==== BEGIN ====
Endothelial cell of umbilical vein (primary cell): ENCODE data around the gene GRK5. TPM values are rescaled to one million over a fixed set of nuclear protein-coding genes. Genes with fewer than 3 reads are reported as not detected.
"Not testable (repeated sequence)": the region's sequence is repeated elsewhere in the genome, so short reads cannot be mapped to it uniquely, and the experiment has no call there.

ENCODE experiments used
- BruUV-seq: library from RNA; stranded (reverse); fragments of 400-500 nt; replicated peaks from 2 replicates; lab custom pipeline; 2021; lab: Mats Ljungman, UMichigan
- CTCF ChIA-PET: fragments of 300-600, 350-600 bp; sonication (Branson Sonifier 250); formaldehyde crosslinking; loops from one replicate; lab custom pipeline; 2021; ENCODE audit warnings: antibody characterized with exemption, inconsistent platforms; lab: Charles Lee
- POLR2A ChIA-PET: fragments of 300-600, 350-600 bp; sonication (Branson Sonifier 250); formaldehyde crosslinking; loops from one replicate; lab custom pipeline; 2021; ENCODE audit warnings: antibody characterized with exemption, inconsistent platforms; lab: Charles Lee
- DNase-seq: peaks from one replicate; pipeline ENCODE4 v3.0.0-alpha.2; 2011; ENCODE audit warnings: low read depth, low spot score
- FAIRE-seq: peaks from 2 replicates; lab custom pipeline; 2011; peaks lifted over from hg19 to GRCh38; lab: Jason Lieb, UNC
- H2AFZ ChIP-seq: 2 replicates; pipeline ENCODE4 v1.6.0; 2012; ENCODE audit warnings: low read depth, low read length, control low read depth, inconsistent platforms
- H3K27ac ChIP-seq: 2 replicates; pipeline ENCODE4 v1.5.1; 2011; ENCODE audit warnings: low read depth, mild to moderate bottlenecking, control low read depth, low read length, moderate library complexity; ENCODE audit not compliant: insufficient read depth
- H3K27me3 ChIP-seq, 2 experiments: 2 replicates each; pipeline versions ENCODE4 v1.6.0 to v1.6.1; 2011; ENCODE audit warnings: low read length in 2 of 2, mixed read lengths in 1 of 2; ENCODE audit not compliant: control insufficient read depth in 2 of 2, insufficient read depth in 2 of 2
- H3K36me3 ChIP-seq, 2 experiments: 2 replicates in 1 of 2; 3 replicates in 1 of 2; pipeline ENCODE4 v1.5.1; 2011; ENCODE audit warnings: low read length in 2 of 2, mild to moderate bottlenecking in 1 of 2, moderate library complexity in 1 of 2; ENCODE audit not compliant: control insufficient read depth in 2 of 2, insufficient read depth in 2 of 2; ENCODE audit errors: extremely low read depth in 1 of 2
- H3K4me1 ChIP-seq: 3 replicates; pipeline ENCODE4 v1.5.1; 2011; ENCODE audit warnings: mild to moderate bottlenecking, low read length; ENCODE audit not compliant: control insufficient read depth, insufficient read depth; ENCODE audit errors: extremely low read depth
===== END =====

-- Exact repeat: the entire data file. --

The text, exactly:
Endothelial cell of umbilical vein (primary cell): ENCODE data around the gene GRK5. TPM values are rescaled to one million over a fixed set of nuclear protein-coding genes. Genes with fewer than 3 reads are reported as not detected.
"Not testable (repeated sequence)": the region's sequence is repeated elsewhere in the genome, so short reads cannot be mapped to it uniquely, and the experiment has no call there.

ENCODE experiments used
- BruUV-seq: library from RNA; stranded (reverse); fragments of 400-500 nt; replicated peaks from 2 replicates; lab custom pipeline; 2021; lab: Mats Ljungman, UMichigan
- CTCF ChIA-PET: fragments of 300-600, 350-600 bp; sonication (Branson Sonifier 250); formaldehyde crosslinking; loops from one replicate; lab custom pipeline; 2021; ENCODE audit warnings: antibody characterized with exemption, inconsistent platforms; lab: Charles Lee
- POLR2A ChIA-PET: fragments of 300-600, 350-600 bp; sonication (Branson Sonifier 250); formaldehyde crosslinking; loops from one replicate; lab custom pipeline; 2021; ENCODE audit warnings: antibody characterized with exemption, inconsistent platforms; lab: Charles Lee
- DNase-seq: peaks from one replicate; pipeline ENCODE4 v3.0.0-alpha.2; 2011; ENCODE audit warnings: low read depth, low spot score
- FAIRE-seq: peaks from 2 replicates; lab custom pipeline; 2011; peaks lifted over from hg19 to GRCh38; lab: Jason Lieb, UNC
- H2AFZ ChIP-seq: 2 replicates; pipeline ENCODE4 v1.6.0; 2012; ENCODE audit warnings: low read depth, low read length, control low read depth, inconsistent platforms
- H3K27ac ChIP-seq: 2 replicates; pipeline ENCODE4 v1.5.1; 2011; ENCODE audit warnings: low read depth, mild to moderate bottlenecking, control low read depth, low read length, moderate library complexity; ENCODE audit not compliant: insufficient read depth
- H3K27me3 ChIP-seq, 2 experiments: 2 replicates each; pipeline versions ENCODE4 v1.6.0 to v1.6.1; 2011; ENCODE audit warnings: low read length in 2 of 2, mixed read lengths in 1 of 2; ENCODE audit not compliant: control insufficient read depth in 2 of 2, insufficient read depth in 2 of 2
- H3K36me3 ChIP-seq, 2 experiments: 2 replicates in 1 of 2; 3 replicates in 1 of 2; pipeline ENCODE4 v1.5.1; 2011; ENCODE audit warnings: low read length in 2 of 2, mild to moderate bottlenecking in 1 of 2, moderate library complexity in 1 of 2; ENCODE audit not compliant: control insufficient read depth in 2 of 2, insufficient read depth in 2 of 2; ENCODE audit errors: extremely low read depth in 1 of 2
- H3K4me1 ChIP-seq: 3 replicates; pipeline ENCODE4 v1.5.1; 2011; ENCODE audit warnings: mild to moderate bottlenecking, low read length; ENCODE audit not compliant: control insufficient read depth, insufficient read depth; ENCODE audit errors: extremely low read depth